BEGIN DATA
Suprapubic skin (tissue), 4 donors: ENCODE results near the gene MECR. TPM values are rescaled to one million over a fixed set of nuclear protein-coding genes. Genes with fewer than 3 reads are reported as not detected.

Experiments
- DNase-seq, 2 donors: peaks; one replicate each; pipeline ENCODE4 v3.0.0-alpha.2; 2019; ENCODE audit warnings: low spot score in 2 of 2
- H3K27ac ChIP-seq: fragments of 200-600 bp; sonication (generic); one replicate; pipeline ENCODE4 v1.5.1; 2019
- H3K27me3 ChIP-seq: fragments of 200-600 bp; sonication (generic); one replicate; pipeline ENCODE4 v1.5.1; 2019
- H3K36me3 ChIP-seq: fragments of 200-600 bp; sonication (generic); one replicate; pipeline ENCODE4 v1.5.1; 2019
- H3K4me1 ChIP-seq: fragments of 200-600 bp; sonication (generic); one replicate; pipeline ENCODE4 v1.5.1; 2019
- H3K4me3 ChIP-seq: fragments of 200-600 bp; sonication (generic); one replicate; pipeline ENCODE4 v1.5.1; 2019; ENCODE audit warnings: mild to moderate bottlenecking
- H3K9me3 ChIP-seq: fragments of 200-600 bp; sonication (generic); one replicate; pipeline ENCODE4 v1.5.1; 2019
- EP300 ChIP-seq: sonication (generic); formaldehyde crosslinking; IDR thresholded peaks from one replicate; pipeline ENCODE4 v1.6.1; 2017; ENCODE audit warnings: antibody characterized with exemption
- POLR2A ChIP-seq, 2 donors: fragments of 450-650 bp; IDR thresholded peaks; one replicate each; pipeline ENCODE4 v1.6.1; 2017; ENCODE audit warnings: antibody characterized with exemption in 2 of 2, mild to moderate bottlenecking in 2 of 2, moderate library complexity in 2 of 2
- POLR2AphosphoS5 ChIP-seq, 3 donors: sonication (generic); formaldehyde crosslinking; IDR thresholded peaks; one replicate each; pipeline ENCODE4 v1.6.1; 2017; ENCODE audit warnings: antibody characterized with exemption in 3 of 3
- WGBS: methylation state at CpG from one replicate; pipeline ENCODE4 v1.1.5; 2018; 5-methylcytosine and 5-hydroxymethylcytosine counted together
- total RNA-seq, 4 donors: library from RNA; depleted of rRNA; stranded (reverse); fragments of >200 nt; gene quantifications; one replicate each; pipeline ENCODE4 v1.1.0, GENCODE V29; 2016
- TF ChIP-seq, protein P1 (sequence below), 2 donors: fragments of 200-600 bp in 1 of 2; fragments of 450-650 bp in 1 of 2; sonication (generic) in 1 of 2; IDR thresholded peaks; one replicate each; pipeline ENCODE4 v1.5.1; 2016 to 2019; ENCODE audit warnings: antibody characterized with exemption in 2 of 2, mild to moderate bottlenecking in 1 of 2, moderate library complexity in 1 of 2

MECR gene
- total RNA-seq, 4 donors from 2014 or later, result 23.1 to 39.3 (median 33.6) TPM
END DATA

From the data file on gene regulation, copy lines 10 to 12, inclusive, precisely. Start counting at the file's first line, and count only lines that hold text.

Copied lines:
- EP300 ChIP-seq: sonication (generic); formaldehyde crosslinking; IDR thresholded peaks from one replicate; pipeline ENCODE4 v1.6.1; 2017; ENCODE audit warnings: antibody characterized with exemption
- POLR2A ChIP-seq, 2 donors: fragments of 450-650 bp; IDR thresholded peaks; one replicate each; pipeline ENCODE4 v1.6.1; 2017; ENCODE audit warnings: antibody characterized with exemption in 2 of 2, mild to moderate bottlenecking in 2 of 2, moderate library complexity in 2 of 2
- POLR2AphosphoS5 ChIP-seq, 3 donors: sonication (generic); formaldehyde crosslinking; IDR thresholded peaks; one replicate each; pipeline ENCODE4 v1.6.1; 2017; ENCODE audit warnings: antibody characterized with exemption in 3 of 3